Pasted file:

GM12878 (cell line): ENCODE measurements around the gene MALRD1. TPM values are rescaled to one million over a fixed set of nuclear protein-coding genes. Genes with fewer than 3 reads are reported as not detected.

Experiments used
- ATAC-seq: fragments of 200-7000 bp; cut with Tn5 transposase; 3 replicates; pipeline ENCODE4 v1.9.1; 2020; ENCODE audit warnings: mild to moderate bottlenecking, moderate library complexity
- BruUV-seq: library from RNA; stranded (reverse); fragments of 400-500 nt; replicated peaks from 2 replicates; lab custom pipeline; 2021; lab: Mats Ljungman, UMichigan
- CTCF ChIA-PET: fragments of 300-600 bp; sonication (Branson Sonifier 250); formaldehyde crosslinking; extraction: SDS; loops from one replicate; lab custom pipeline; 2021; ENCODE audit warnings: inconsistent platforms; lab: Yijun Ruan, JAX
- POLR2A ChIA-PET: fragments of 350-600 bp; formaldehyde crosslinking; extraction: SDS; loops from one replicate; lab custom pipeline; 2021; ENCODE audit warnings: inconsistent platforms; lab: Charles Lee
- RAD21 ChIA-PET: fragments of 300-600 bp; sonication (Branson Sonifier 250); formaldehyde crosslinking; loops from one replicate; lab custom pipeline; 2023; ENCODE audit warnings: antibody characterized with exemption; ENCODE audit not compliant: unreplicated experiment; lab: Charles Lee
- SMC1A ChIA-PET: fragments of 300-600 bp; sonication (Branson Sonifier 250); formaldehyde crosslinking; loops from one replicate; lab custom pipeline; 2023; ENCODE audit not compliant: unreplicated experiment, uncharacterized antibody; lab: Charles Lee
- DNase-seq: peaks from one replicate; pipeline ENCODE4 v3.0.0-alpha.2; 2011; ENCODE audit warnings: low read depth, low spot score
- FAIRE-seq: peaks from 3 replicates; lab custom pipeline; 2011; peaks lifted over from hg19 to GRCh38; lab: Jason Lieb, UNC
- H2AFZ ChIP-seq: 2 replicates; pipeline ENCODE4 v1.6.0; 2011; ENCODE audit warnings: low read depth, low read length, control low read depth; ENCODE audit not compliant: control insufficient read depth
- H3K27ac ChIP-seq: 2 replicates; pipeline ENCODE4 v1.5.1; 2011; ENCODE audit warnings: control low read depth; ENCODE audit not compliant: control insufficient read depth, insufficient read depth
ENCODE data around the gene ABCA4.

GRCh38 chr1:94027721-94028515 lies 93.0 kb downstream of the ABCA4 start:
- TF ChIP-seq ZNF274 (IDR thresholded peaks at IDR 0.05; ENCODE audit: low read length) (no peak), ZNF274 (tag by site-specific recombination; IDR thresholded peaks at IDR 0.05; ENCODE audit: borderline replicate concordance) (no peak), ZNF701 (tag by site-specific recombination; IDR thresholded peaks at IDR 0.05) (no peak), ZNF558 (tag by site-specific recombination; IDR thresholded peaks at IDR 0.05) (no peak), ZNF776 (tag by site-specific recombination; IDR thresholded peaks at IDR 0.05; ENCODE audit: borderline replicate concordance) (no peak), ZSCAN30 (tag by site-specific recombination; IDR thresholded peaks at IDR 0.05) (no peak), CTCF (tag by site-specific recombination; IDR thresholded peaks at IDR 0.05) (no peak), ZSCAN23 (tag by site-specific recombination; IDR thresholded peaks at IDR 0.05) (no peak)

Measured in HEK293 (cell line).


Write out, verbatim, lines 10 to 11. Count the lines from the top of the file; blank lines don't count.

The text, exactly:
- FAIRE-seq: peaks from 3 replicates; lab custom pipeline; 2011; peaks lifted over from hg19 to GRCh38; lab: Jason Lieb, UNC
- H2AFZ ChIP-seq: 2 replicates; pipeline ENCODE4 v1.6.0; 2011; ENCODE audit warnings: low read depth, low read length, control low read depth; ENCODE audit not compliant: control insufficient read depth